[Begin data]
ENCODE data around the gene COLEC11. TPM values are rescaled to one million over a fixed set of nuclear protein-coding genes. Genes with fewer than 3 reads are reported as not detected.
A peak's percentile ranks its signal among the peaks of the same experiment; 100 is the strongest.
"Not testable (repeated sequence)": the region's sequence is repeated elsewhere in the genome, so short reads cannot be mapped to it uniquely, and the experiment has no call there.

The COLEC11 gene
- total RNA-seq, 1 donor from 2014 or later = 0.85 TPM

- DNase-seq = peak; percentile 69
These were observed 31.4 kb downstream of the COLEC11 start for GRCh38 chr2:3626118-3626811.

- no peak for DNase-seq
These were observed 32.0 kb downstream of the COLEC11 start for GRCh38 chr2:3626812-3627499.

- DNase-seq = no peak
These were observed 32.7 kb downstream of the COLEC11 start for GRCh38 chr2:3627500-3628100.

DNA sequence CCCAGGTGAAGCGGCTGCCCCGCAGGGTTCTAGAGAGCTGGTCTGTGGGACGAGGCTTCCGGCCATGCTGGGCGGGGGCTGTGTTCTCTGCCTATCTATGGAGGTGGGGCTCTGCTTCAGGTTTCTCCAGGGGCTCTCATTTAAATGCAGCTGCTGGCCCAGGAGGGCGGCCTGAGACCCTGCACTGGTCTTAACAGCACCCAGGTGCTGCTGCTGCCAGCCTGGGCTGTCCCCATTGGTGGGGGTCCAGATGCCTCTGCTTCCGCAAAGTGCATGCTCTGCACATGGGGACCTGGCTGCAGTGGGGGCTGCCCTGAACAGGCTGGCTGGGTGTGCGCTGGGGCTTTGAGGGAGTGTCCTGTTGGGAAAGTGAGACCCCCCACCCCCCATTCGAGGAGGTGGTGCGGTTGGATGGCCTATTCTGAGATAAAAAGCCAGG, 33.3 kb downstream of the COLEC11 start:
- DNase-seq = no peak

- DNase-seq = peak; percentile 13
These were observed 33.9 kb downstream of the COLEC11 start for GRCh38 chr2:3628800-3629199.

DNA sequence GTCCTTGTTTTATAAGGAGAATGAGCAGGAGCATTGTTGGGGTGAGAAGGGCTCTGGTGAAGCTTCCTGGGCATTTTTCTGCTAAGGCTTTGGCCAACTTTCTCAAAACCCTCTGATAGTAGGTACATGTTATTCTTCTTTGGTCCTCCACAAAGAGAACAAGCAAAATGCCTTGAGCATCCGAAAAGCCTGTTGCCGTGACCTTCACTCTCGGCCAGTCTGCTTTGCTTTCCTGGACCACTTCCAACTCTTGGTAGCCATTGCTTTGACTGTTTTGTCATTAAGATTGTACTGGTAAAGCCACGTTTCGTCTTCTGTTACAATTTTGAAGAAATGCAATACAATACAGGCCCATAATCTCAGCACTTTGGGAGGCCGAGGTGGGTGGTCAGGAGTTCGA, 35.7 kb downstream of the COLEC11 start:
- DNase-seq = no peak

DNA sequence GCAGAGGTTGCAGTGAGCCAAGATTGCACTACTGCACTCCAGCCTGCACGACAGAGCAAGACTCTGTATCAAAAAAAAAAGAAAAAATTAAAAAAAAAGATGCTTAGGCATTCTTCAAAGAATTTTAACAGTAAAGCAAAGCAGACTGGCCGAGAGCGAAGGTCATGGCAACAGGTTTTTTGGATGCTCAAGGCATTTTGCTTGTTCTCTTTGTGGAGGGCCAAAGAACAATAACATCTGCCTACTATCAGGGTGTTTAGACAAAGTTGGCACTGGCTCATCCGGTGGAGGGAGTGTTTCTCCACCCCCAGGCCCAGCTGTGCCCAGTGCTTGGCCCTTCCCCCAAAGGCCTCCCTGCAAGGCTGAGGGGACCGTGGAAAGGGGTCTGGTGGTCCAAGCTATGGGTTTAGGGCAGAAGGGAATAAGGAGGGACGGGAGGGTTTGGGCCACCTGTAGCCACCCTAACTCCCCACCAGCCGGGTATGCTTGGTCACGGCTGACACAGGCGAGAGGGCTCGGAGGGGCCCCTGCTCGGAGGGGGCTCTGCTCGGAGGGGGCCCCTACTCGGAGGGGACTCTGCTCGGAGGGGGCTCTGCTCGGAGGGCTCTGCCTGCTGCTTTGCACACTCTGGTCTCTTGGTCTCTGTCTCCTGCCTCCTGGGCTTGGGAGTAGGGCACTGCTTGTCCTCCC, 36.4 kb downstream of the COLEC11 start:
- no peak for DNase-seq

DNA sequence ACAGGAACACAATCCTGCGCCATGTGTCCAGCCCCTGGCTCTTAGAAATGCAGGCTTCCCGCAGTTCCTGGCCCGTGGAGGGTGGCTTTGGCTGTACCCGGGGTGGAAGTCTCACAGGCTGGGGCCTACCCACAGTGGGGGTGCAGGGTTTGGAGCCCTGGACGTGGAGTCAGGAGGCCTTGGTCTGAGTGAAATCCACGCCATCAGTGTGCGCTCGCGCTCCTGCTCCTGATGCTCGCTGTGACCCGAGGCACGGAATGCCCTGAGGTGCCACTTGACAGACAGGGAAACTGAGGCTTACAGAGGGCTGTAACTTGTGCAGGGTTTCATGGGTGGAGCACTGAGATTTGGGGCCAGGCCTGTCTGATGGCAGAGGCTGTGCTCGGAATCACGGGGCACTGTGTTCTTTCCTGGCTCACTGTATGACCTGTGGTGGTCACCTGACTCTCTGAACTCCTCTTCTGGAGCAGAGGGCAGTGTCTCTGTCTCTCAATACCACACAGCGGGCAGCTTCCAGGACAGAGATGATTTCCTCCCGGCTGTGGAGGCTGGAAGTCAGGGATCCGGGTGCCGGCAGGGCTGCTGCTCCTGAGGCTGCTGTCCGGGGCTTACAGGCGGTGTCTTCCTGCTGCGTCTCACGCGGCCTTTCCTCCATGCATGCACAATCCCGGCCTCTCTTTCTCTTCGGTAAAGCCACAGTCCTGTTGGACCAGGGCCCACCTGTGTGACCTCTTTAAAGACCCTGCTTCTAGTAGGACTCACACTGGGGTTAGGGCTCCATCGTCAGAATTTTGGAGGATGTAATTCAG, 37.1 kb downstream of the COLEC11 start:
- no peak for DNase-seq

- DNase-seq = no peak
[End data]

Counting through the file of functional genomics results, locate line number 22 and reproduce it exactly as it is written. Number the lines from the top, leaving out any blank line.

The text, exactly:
- DNase-seq = no peak